Home buying attitudes are reversing back to pre-pandemic times: RBC
For the last two years, the COVID-19 pandemic has had an unprecedented impact on Canada’s housing market, especially when it comes to buyer preferences.
As Canadians were mandated to work and school from home amid multiple lockdowns and stay-at-home orders, buyers went looking for bigger homes that could offer more space, privacy and comfort for their household. Functionality and larger living spaces became a priority for home shoppers, some of whom moved to other parts of the country to take advantage of lower prices in less built-up communities.
Here are the new developments that are near each Ontario Line station
After breaking ground at Exhibition Station this weekend, construction is officially underway on the Ontario Line.
The new 15.6-kilometre subway line will comprise 15 stations running from Toronto’s Exhibition Place up north to the Ontario Science Centre. In addition to providing crowding relief at downtown transit stops like Union Station, the Ontario Line will also connect to 40 other transit routes, including GO train lines, existing TTC subway and streetcar lines as well as the Eglinton Crosstown Light Rail Transit line.
Canada’s vacancy rate has dropped close to 2001 levels
Fewer homes are sitting empty across the country.
New insights published by Point2 show that the number of unoccupied homes in Canada — while still quite high — has dropped since the previous census, down to levels recorded 20 years ago.
In its latest report, Point2 analysts studied the 10-year evolution of national vacancy rates and empty homes, as well as vacancy rates within Canada’s 150 largest cities. Population changes were also factored into the calculation.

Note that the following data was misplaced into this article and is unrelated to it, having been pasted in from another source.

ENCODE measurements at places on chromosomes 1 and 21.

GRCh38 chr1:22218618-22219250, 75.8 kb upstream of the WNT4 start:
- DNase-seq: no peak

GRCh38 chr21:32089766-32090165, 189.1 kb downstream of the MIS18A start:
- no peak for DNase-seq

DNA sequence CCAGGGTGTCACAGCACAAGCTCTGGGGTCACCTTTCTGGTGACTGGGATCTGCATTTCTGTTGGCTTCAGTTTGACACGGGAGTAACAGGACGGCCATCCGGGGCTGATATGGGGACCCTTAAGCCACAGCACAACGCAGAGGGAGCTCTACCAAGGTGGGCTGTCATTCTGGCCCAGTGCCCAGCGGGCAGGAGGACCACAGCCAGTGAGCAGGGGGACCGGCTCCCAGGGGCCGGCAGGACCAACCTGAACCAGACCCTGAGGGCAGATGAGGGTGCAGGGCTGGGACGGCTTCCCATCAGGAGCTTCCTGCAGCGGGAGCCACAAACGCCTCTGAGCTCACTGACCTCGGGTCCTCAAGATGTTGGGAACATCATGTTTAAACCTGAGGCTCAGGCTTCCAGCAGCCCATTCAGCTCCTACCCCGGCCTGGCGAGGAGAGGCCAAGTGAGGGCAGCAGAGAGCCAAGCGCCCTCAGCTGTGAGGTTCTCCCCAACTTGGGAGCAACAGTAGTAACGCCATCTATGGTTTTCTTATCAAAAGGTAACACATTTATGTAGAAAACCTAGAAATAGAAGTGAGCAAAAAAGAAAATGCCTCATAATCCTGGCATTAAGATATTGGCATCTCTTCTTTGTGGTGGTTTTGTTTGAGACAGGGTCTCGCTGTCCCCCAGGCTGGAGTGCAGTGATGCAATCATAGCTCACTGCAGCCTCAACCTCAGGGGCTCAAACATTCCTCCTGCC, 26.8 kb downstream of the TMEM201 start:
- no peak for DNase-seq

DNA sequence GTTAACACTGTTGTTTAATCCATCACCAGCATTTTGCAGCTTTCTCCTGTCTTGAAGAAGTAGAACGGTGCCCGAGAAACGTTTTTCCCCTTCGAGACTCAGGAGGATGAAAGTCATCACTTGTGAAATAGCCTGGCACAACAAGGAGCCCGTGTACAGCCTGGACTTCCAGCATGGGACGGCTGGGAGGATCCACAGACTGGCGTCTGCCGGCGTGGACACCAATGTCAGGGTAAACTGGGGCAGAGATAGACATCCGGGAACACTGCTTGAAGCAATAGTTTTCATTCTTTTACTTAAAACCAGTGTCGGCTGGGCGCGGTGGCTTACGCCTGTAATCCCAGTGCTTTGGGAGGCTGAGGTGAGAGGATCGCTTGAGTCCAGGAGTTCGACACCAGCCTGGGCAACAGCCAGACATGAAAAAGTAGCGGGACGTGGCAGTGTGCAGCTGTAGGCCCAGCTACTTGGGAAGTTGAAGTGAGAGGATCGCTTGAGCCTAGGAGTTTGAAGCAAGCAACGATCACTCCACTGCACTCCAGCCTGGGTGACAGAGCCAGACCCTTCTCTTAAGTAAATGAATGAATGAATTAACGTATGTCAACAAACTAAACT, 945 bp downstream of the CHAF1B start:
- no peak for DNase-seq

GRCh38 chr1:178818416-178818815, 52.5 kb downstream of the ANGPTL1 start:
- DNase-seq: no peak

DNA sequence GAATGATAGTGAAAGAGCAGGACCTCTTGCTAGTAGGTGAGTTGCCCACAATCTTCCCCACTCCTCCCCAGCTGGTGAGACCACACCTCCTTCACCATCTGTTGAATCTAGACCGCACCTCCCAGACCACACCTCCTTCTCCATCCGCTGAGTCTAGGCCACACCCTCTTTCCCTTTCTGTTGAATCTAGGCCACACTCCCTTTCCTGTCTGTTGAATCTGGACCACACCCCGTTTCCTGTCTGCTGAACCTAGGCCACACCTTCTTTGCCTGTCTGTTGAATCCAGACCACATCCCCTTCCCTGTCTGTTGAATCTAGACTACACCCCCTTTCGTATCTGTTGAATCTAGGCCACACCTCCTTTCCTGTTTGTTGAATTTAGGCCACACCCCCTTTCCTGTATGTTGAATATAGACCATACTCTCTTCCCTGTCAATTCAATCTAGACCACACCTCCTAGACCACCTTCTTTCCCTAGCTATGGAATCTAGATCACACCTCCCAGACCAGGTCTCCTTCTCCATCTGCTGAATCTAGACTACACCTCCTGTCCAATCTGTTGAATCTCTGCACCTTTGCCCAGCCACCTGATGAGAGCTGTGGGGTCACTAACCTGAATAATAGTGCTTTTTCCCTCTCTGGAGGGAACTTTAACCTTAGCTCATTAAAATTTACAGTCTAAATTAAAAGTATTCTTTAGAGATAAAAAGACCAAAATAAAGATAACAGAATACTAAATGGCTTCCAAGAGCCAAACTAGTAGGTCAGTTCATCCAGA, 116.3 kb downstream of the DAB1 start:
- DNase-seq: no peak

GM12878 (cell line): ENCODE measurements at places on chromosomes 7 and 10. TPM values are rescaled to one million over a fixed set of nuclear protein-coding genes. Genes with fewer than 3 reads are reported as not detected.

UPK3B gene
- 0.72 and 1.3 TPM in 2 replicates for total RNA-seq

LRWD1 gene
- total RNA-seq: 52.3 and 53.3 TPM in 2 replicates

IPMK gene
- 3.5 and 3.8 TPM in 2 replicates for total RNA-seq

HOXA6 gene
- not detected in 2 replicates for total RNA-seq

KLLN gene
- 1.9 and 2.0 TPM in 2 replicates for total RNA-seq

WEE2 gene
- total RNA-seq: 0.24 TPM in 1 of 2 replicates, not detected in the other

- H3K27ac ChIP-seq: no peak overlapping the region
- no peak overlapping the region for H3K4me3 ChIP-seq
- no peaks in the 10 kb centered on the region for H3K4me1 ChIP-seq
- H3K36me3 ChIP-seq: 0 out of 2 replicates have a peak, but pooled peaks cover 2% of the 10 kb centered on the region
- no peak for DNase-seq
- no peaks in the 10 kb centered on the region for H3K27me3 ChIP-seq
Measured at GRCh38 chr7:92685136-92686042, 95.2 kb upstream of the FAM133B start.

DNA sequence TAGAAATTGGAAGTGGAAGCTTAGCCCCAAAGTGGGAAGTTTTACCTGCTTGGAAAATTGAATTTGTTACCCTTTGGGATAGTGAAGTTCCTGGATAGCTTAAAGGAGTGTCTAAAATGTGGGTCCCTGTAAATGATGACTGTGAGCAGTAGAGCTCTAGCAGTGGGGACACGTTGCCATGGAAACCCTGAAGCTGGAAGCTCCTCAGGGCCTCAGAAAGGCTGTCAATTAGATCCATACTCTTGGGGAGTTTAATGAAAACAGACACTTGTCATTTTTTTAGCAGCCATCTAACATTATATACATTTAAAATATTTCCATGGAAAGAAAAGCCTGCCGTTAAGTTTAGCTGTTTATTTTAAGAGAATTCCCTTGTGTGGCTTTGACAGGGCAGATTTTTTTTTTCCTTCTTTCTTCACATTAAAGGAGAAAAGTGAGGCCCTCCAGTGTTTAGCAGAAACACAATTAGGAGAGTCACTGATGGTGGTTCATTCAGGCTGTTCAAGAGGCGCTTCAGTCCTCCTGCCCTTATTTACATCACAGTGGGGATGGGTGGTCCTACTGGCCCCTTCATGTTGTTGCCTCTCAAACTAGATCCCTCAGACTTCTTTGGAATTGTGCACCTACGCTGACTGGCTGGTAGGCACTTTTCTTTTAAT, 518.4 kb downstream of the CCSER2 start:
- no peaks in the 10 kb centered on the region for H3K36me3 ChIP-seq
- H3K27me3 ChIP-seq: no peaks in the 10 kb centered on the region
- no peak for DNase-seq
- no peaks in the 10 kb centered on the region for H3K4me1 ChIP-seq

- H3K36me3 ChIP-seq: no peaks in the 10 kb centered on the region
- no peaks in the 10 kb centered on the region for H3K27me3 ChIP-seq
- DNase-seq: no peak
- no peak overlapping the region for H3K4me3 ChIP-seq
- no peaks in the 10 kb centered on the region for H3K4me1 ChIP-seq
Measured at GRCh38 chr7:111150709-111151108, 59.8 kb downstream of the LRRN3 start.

The number of private dwellings that are not occupied by usual residents in Canada equals approximately 1.3 million properties, according to data sourced from Statistics Canada. In 2021, the national vacancy rate was eight per cent, a few points off of 2001 — 20 years ago — when Canada’s vacancy rate was 7.8 per cent.
Changes in speculation tax unlikely to quell Ontario housing market, experts say
Real estate experts say Ontario’s decision to increase and expand its foreign buyers tax won’t do much to cool the province’s hot real estate market.
Moving the non-resident speculation tax to 20 per cent from 15 per cent and applying it beyond the Greater Golden Horseshoe is the centrepiece of the More Homes for Everyone Act, which the province announced Wednesday.
Toronto Housing Market Outlook (2022)
Limited housing supply and strong demand will likely keep the Toronto housing market in strong seller’s territory through 2022. Move-up and move-over buyers continue to drive demand in the region, with single-detached home experiencing the greatest year-over-year price appreciation last year on a year-over-year basis, rising from $1,477,519 in 2020 to $1,710,304 in 2021 (+15.8%); followed by townhomes, which rose from $835,615 in 2020 to $935,015 in 2021 (+11.9%); and condos, which increased from $673,708 in 2020 to $709,602 in 2021 (+5.3%).